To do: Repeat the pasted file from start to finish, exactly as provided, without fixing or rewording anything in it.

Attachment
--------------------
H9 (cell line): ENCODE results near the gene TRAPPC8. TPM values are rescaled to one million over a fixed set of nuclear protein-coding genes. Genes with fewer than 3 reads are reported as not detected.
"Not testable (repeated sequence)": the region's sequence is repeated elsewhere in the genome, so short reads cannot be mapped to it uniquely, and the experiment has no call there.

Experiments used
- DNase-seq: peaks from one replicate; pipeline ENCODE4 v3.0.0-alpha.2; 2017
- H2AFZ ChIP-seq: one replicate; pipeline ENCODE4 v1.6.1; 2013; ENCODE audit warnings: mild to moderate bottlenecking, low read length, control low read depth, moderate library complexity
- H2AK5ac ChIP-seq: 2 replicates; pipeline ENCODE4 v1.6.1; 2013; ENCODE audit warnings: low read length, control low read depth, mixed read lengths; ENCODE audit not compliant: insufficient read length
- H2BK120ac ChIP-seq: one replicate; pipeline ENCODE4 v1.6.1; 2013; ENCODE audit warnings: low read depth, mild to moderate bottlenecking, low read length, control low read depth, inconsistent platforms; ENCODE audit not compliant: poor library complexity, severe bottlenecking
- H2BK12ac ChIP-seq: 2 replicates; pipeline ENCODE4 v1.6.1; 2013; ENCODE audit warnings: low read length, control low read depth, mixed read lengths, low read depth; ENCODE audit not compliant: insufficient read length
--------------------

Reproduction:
H9 (cell line): ENCODE results near the gene TRAPPC8. TPM values are rescaled to one million over a fixed set of nuclear protein-coding genes. Genes with fewer than 3 reads are reported as not detected.
"Not testable (repeated sequence)": the region's sequence is repeated elsewhere in the genome, so short reads cannot be mapped to it uniquely, and the experiment has no call there.

Experiments used
- DNase-seq: peaks from one replicate; pipeline ENCODE4 v3.0.0-alpha.2; 2017
- H2AFZ ChIP-seq: one replicate; pipeline ENCODE4 v1.6.1; 2013; ENCODE audit warnings: mild to moderate bottlenecking, low read length, control low read depth, moderate library complexity
- H2AK5ac ChIP-seq: 2 replicates; pipeline ENCODE4 v1.6.1; 2013; ENCODE audit warnings: low read length, control low read depth, mixed read lengths; ENCODE audit not compliant: insufficient read length
- H2BK120ac ChIP-seq: one replicate; pipeline ENCODE4 v1.6.1; 2013; ENCODE audit warnings: low read depth, mild to moderate bottlenecking, low read length, control low read depth, inconsistent platforms; ENCODE audit not compliant: poor library complexity, severe bottlenecking
- H2BK12ac ChIP-seq: 2 replicates; pipeline ENCODE4 v1.6.1; 2013; ENCODE audit warnings: low read length, control low read depth, mixed read lengths, low read depth; ENCODE audit not compliant: insufficient read length